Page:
As a new hiker, we’re usually focused on gear, weight, colors, technical specs, etc. Some of the broader concepts tend to get lost in the details. Such as, “Hey, what will I do if I get a big infected blister?”. That’s when it hits you – you forgot to pay attention to your hiking first aid kit!
As a seasoned backpacking guide and (once) certified Wilderness Emergency Medical Technician, I can’t even tell you how often I’ve had to fall back on a well-stocked first aid kit. By far the most common injury I see is a blister.
After that, common injuries include small abrasions, hot water injuries from cooking, and digestive issues from one source or another. If you’re not ready for these occurrences they’ll take you, or your partner, off the trail in a hurry.
By the time you’re done reading this article you’ll have a better understanding of what to look for in a backpacking first aid kit. I’ll toss in a few common mistakes to be sure to avoid and follow it all up with a handful of hiking first aid kits you can choose from if you’re looking.
5 Tips to Choose the Best Backpacking First Aid Kit
So, what have I learned over the years?
There are a few key things to look for and a few pitfalls to avoid. Beyond that, the contents of your hiking first aid kit should reflect your level of knowledge and proficiency in emergency medicine as well as the unique situations you expect to encounter on each hike.
Be careful listening to the opinions of Joe Schmoe on the forum boards. Instead, seek the advice of real wilderness medicine experts when looking for answers.
Bigger Isn’t Always Better
There are two ways you can make a mistake on this part. Some hikers put every possible medical tool into their first aid kits. This is a mistake.
Some hikers try to go without a first aid kit, or with a kit that isn’t sufficiently stocked. This, also, is a mistake.
Yeah, you’re going to have to tread a very fine line between overstocked and under-stocked. Let me put this into perspective. When I hike alone I carry a smaller first aid kit. I know the likely problems I’ll encounter are fewer and within a narrower band of probability.
When I hike with big groups I carry a much larger kit because I could be called on to respond to a nearly unlimited number of trauma or medical emergencies for the group.
Use It Or Lose It
Avoid including items in your first aid kit that you’re not familiar with. Either learn how to use the items (butterfly closures, irrigation syringes, etc.) or ditch them. They won’t do you or anyone else any good if you open that fancy new first aid kit just to realize you don’t actually know how to use the sphygmomanometer.
It’s good practice to open your first aid kit as soon as you get it to familiarize yourself with the contents and their location in the kit. If you’re unsure of how to use something, be sure to look up a video or ask a professional. Then actually practice using it. Triangle bandages do make great slings, but if you’ve never practiced tying them you’ll likely do more harm than good.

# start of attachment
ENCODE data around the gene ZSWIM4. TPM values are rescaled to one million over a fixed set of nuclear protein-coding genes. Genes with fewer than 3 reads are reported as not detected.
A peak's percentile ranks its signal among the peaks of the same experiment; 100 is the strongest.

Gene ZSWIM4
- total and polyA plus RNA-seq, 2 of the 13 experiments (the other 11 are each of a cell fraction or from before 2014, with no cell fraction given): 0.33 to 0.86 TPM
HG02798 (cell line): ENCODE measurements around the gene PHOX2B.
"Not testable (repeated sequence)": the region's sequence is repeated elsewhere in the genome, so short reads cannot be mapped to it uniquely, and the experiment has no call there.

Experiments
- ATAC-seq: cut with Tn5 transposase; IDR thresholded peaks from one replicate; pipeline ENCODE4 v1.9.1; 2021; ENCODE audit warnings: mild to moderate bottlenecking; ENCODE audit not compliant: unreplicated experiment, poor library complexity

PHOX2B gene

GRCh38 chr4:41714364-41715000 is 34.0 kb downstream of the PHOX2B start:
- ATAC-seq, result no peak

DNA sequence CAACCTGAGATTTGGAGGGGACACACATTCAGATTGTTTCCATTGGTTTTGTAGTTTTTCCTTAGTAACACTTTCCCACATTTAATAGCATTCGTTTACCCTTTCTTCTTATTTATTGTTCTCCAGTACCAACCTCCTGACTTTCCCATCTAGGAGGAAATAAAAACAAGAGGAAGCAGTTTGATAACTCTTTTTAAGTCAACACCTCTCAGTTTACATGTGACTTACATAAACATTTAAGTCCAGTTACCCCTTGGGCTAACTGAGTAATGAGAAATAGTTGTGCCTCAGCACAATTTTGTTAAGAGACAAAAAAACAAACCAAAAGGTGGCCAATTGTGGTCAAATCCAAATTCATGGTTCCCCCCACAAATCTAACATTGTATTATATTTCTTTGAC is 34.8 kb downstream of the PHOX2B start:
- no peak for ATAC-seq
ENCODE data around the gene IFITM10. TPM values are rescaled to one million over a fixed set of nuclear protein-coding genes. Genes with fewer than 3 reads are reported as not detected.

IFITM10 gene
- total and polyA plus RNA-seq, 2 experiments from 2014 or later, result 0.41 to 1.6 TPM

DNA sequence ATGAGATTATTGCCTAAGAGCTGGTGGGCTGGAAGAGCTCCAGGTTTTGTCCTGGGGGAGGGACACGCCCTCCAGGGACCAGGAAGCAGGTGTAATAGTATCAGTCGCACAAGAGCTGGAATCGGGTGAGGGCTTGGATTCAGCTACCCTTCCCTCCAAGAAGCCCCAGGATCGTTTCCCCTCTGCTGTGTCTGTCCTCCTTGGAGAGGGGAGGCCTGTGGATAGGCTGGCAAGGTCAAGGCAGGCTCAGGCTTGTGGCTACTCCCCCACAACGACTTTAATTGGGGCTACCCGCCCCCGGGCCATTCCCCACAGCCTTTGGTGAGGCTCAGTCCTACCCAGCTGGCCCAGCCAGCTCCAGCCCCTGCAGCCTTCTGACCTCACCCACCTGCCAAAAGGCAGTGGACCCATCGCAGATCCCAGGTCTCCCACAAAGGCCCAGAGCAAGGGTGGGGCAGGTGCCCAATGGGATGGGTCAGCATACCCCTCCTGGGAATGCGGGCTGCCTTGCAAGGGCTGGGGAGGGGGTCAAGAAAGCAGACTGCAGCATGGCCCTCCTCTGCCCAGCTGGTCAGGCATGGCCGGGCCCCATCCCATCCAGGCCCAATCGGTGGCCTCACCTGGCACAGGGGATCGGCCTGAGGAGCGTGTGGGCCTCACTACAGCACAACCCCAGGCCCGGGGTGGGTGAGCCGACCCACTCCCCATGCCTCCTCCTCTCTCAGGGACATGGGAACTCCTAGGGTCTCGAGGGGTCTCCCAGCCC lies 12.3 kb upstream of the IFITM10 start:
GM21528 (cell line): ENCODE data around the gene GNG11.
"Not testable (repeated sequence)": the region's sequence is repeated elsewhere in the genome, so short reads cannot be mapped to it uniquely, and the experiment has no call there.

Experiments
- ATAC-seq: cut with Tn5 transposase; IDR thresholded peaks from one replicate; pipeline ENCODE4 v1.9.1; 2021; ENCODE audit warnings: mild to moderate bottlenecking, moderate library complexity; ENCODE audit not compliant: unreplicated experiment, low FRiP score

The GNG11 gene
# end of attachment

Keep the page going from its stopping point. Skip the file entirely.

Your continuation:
Pack for the Likely Scenarios
I will tell you that 95% of the times I open my med kit it’s for blisters on other people. I don’t get blisters often but dealing with blisters on hikers in my group seems to consume nearly all of my time in the med kit. Learn how to properly clean and dress a blister – I’ve seen crippling infection set in on blisters that are improperly treated.
After blister treatment, good old ibuprofen and NSAIDs are the next most used item. Benadryl is another common one that gets used a ton. Pack tons of roller gauze, 4x4s, and antiseptic cream of your choice.
Honestly, if you’re prepared to deal with the above-mentioned situations you’ll be ready for 99% of trail problems. Of course, there’s always the unlikely but entirely possible major injury or critical medical situation that can’t be predicted but are all too real.
Restock Your Kit
This seems like a simple one, but it’s a crippling mistake. After each trip, be sure to note what got used and replace any contents. Nothing sucks like running out of antiseptic halfway through a trip because you forgot to restock.
If you’re through hiking make sure you restock at each stop or you’ll find yourself quickly running out. If supplies are hard to find, just mail yourself a few packs of the common stuff – gauze, antiseptic, ibuprofen, etc.
If you bother to keep records long enough, you’ll eventually start to note patterns. After a year or two of hiking, you’ll have a record of what you normally use. This way you can tailor your kit over the years to your liking. Just be careful about leaving stuff out in case you do need it some day down the road…
Consider Building it Yourself
If you have specific needs or enough training to understand what contents you’ll want in your kit, then make the kit yourself. Use a zip lock bag, stuff sack, or buy an empty medical kit. Then selectively fill it with the contents you want or need so you don’t end up with a bunch of crap that won’t ever get used.
Don’t forget the tweezers!
Hiking First Aid Kit Reviews
When it comes to first aid kit, I’ve yet to meet one that doesn’t need to be modified out of the box. However, these first aid kits are a decent place to get started and tailor to your desires as you go!
First aid kits must be tailored to the length of your trip and the number of people in the party. Remember that your level of knowledge and skill, to some extend, predicates what you will choose to include in any given first aid kit. What is the best hiking first aid kit? Frankly, that completely hinges on where you’re hiking and what you expect to need.
In my opinion all first aid kits need to be modified.